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drank Anji Bai Cha by Unknown
59 tasting notes

Starting an experiment.. actually log the teas I drink in a day, caring not a whit about rating or even notes. Just logging.

An Anji Bai Cha (which is often classified as green?). I have little experience with this tea. The leaves are gorgeous floating in my cup. I’m having trouble figuring out what Anji Bai Cha offers that’s unique.. that’s craveable.. that sets it apart from all other green or green-white teas.

So far, it’s sweet. interesting mouth coating that puckers the back of my tongue- verging on unpleasant but not quite. A little.. chalky? In a way that reminds me of some matcha-dusted green teas (again, not sure if I enjoy it, but I certainly don’t not enjoy). Reminds me of a sweet dragonwell-style green that is over a year old and that I’ve been steeping all day. But gorgeous leaves, I must say.

Steeping this way is not astrigent at all (just floating in a glass), but there is a building dryness that I remember from gong-fu-ing this one. Since I’m brewing something up to combat morning dryness, I think I will move onto something else when I near the end of this cup.

Those of you with Anji Bai Cha experience.. what do you look for? What are you craving? What should I listen for?

Preparation
175 °F / 79 °C 8 min or more
chadao

I crave that freshly baked chicken aroma that only a Ming Qian Anji Bai Cha can give me. I currently have the 2011 crop in my cupboard from Seven Cups, and I’m saving up for some 2012. There is definitely a sweetness to it, from the high concentration of amino acids (again, only from a Ming Qian variety), but I cannot recall a dry finish to it. I’ll have to taste it again.

Spoonvonstup

Baked chicken, eh? I’ll have to look out for that! How far towards savory does that usually go for you? (in the butter —> smoked turkey spectrum)

As for the dryness.. it’s not really hard on the back of the throat but rather lingering at the back of the tongue (right underneath the point where the hard and soft palate meet). Nowhere near what I would expect from, say, a CTC Indian black, but definitely noticeable over time.

Thomas Smith

I like how light, sweet and refreshing Anji Baicha can be. Really nice to drink even on a hot day.

“Baicha” refers to the cultivar, which is an old style with inherently pale leaf color on the bush. Classically produced as compressed green tea followed by the light, nutty, open leaf loose green we have today.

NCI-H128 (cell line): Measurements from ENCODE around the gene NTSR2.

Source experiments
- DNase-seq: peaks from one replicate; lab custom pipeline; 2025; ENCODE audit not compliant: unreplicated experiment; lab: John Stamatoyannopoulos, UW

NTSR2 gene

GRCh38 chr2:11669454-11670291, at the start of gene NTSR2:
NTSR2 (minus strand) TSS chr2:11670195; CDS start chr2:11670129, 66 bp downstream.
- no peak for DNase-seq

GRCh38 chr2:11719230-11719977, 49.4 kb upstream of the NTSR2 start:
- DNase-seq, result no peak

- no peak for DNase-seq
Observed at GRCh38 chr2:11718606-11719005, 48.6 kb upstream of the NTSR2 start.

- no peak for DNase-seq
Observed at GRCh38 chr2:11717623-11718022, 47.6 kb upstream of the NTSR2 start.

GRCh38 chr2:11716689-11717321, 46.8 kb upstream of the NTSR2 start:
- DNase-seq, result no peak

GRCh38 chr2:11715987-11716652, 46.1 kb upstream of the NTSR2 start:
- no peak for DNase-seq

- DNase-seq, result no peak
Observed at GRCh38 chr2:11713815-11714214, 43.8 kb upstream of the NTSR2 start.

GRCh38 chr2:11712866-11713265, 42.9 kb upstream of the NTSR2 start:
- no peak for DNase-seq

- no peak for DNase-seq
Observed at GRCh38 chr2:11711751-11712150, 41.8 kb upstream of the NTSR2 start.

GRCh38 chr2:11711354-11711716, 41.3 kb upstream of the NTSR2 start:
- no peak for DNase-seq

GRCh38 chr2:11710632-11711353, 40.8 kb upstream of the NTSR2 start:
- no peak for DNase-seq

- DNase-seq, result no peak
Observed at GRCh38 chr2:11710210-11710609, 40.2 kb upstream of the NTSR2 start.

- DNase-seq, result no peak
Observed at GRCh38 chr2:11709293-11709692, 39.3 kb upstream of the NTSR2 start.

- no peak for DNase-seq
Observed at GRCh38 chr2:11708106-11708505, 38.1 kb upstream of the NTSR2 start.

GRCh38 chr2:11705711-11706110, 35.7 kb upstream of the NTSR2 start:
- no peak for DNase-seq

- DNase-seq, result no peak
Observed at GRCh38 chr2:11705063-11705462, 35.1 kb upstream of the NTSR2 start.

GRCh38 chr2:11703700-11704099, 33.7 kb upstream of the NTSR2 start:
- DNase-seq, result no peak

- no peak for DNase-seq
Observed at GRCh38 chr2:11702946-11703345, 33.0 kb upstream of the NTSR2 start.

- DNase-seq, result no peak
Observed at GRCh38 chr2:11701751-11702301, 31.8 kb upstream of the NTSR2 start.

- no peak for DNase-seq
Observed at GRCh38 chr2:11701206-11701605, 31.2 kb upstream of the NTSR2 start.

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Comments

chadao

I crave that freshly baked chicken aroma that only a Ming Qian Anji Bai Cha can give me. I currently have the 2011 crop in my cupboard from Seven Cups, and I’m saving up for some 2012. There is definitely a sweetness to it, from the high concentration of amino acids (again, only from a Ming Qian variety), but I cannot recall a dry finish to it. I’ll have to taste it again.

Spoonvonstup

Baked chicken, eh? I’ll have to look out for that! How far towards savory does that usually go for you? (in the butter —> smoked turkey spectrum)

As for the dryness.. it’s not really hard on the back of the throat but rather lingering at the back of the tongue (right underneath the point where the hard and soft palate meet). Nowhere near what I would expect from, say, a CTC Indian black, but definitely noticeable over time.

Thomas Smith

I like how light, sweet and refreshing Anji Baicha can be. Really nice to drink even on a hot day.

“Baicha” refers to the cultivar, which is an old style with inherently pale leaf color on the bush. Classically produced as compressed green tea followed by the light, nutty, open leaf loose green we have today.

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Bio

I generally drink Chinese teas.

I love things that are interesting, that force me to stop and think about and enjoy what I’m experiencing. Even better are those teas you just have to drink with a friend so that the outpouring of tastes and memories find a sounding board in a trusted companion.

I’m into tea as an experience rather than just a thirst quenching beverage. I love to learn- there’s so much to learn about tea.

I also prefer my teas to be exceedingly delicious, if at all possible. Luckily, I have great tea friends and teachers that can hook me up with the good stuff.

Something I’ve noticed about my ratings:
I tend to use Steepster more like Yelp and less like Twitter. I’ll generally only review a tea once in its life (though that review and rating might be edited over time to reflect changes in my own understanding of it).
I do not generally log each tea I’m drinking as I drink, since that feels like a distraction- I’d rather just drink the tea!
I tend to only review teas I really love or that I really did not enjoy. If it falls somewhere in the middle of “meh” and “that was pretty good, I suppose,” then I won’t be compelled to sit down and spend time giving a nice, fleshed out review and rating.
As such, it might seem like I give out high scores willy-nilly. Instead, I’m doing my first round of rating mentally off-site, and presenting only the teas I really want to share with everyone.

Location

Richfield, MN

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